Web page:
Teams: how to finesse your colleagues

team meeting | Ann Daly PhD | coaching womenLearning to be an effective team member, and then team leader, is an essential step on the road to leadership. And it’s not easy. People are, well, people. They come from different places than we did, grew up with different families, attended different schools, and well, they’re just different. While that’s why team work is such a challenge, it’s also the key to working well with our fellow team members: see them as different, respect them as different, and relate to them as their difference requires.

It is easy to assume that everyone thinks the way you do, but we all have different ways of behaving. — Grant & Greene

To give you a general sense of how to do that, I share here a typology of working styles outlined by Anthony Grant and Jane Greene in Coach Yourself @ Work. Once you figure out who you’re dealing with, you can adjust your behavior accordingly. Of course, there are more than four types. Go ahead and develop your own expanded typology. And then become the best team leader ever.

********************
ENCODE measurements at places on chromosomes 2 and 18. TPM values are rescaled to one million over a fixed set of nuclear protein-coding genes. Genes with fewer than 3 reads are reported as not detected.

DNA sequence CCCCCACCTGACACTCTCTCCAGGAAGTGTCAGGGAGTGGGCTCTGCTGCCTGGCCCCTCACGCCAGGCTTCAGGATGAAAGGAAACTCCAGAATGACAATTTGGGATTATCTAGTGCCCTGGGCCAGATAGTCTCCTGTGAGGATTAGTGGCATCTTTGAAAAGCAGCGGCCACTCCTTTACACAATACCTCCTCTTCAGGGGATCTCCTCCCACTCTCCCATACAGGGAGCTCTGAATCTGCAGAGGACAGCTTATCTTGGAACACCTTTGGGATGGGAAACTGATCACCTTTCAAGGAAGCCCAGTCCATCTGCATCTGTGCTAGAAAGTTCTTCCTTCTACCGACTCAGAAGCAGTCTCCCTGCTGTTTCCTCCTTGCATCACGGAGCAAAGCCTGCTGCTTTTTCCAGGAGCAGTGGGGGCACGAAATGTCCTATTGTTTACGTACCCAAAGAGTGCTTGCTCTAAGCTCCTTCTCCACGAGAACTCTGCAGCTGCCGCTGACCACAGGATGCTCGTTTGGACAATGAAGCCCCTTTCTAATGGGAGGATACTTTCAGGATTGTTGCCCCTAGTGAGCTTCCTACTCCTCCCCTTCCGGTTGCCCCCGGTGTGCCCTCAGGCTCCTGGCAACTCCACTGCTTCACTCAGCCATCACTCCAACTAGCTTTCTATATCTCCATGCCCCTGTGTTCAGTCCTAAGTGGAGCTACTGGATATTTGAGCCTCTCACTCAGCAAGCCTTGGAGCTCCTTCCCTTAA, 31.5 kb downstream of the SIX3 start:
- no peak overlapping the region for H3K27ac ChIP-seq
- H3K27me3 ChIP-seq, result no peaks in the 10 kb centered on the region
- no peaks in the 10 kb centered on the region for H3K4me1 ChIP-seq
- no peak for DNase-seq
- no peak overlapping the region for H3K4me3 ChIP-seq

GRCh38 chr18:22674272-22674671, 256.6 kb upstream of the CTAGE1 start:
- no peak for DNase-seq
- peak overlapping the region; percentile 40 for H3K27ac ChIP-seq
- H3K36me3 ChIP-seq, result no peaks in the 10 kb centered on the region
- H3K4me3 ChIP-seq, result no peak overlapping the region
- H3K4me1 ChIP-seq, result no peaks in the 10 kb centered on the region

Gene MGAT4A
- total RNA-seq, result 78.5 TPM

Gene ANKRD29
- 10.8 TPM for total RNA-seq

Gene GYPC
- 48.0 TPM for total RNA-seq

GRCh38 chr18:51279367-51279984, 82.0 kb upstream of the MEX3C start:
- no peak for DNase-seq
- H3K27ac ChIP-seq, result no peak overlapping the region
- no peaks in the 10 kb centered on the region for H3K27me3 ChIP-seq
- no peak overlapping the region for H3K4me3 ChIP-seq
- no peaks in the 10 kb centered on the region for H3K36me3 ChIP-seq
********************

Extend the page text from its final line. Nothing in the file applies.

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  • are: logical, quick thinkers
  • focus on: actions and results
  • shadow side:  impatient, pushy
  • respond well when you are:  fact-oriented, direct, logical, respectful of their opinions
  • respond poorly when you are: slow, emotional


  • are: flexible, intuitive
  • focus on: influencing others
  • shadow side: talking more than listening, poor follow-through
  • respond well when you are: upbeat, appreciative of their contributions
  • respond poorly when you are: focused on detail, inattentive to their value


  • are: clear, conscientious communicators
  • focus on: detail, structure, pattern
  • shadow side: critical, inflexible
  • respond well when you are: precise, fact-oriented, encouraging of thought and reflection, receptive to their advice
  • respond poorly when you are: vague, erratic, too quick


  • are: good listeners, steady, reliable
  • focus on: people
  • shadow side: ‘yes-woman’ prefers to maintain harmony than deal with problems
  • respond well when you: demonstrate that you value and trust them
  • respond poorly when you are: critical, angry, unfair

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